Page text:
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At 08:02 AM 6/23/2009 -0400, Don Meade wrote:
>Thanks Alan, but  a 1949 recording date does not make it impossible for 
>Chris Droney, who would have been 23 or 24 at the time, to have composed 
>the "Bellharbour Reel" that is on The Flowing Tide (i.e., your no. 635). 
>Many composers are at their most prolific at that age (Martin Mulhaire 
>would be a good example).


As some of you may know, Chris Droney's 1975 Topic album "The Flowing Tide" 
was recently re-released on CD, with six additional tracks, and the 
original sleeve notes, as part of the "Clare Set" 6-CD box set.

"The Bellharbour Reel" (# 635 in Alan Ng's index, and the one I have known 
under that title for as long as I have been playing this music) is the very 
first tune on the album. Interestingly enough, the tune is mentioned in 
Neil Wayne's original notes, but not to acknowledge Droney's authorship. 
Rather, it says: [Droney's style] can be an intense, driving style--notably 
on reels like "The Bellharbour" (his father's favourite) [...]"

Also of interest is the fact that Alan's other tune, # 3018, is also on 
that album (track 4, # 2) as "Chris Droney's Favourite," and played in A 
Dorian, therefore in the *same tonality* and under the *same title* as the 
printed versions in Martin Mulvihill's book and in Bulmer-Sharpley Vol. 4. 
Alan, I submit that this should be the title used for the tune in your 
index. By the way, this particular tune is not included in Stephen 
Jardine's thesis, "The Bellharbour Reel" is the only tune credited to Chris 
Droney there.

Coming back to the "Bellharbour Reel" (# 635), Stephen Jardine writes that 
Chris Droney (born 1925) started composing at about 30 years of age (ca 
1955). According to my index, the first recordings of the tune are:
- Martin Mulhaire, on a Dublin 78 (late 1950s?), as "O'Brien's Reel"
- the Leitrim Ceili Band, Dublin LP ca 1960, as "The Rough Road"
- the Assaroe Ceili Band, on Avoca LP (ca 1965?), as "O'Brien's"
- Tom Cawley, private recording reproduced on "The Coleman Archive Vol. 1," 
date in question, as "Doocastle"

Martin Mulhaire came to the US with the Tulla Ceili Band in 1958. The 
famous LPs released on the Dublin label (Canny-Hayes, Kilfenora, Tulla) 
were made around that time, and I am pretty certain that, although the 
medium was on its last leg in the US, the 78s were made then too.

Stephen Jardine mentions that Chris Droney was playing with the Bellharbour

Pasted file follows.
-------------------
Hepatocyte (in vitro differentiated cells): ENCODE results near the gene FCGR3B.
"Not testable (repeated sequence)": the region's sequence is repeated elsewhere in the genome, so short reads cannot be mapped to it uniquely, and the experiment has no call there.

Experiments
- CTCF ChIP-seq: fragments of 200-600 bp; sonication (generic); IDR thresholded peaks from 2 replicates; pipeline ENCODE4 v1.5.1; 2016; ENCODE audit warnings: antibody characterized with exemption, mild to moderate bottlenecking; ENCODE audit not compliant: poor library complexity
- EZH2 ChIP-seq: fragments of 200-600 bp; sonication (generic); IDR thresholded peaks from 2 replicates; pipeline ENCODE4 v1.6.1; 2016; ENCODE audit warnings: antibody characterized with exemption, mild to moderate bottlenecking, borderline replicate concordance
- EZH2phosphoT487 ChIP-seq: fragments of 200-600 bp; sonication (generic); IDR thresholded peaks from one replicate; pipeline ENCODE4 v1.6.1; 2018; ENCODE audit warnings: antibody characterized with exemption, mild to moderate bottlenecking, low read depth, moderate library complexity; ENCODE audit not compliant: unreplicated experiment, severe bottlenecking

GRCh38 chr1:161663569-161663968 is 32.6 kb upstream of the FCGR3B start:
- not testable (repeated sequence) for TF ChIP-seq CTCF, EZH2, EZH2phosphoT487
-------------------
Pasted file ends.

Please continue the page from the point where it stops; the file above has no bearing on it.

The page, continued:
Ceili Band in the 1950s and 1960s and that "The Bellharbour Reel" was 
played by the band. So the presence of the tune on other ceili band 
recordings from that period may be significant--the assumption being that 
someone from another band would have heard the tune from Chris and his 
band, possibly at a competition.

Now, Alan Ng dates the Tom Cawley recording from 1949, but that date 
doesn't appear anywhere on "The Coleman Archives Vol. 1." The notes only 
say the recording was made privately in the US in the 1940s, a very 
suspicious wording which makes me think that most likely there was no 
precise record of when the recording was made, and the source could have as 
well said the 1950s... Considering the history and availability of the 
technology to make such recordings, the later date is in fact more 
probable. Curiously, though, my information is that Tom Cawley, who 
recorded some 78s in the 1920s, passed away in 1945, but I'm not certain 
that the date is correct.

In my mind, the most likely scenario is that Droney did compose the tune in 
the mid 1950s, the tune started circulating in Co. Clare thanks to the 
ceili band, and was picked up by Martin Mulhaire who thought it might be a 
Paddy O'Brien tune. Incidentally, Paddy O'Brien played with several ceili 
bands, including the Tulla (1949-1952) and the New York (1954-1962), during 
that same period, and may have been the one who picked it up and whom 
Mulhaire heard play the tune. But the Tom Cawley recording remains a bit of 
a mystery.

So here's my two... well, more like five cents, to add to the general 
confusion. I'll be curious to see if more solid, actual facts come to light.

P.S.: I think it has been mentioned before that there is a Paddy O'Brien 
composition called "Newtown Bridge," but it's a double jig (see the CD by 
that title recorded by Paddy's daughter, fiddle player Eileen O'Brien).


Philippe Varlet
Hard-to-find imported Irish CDs
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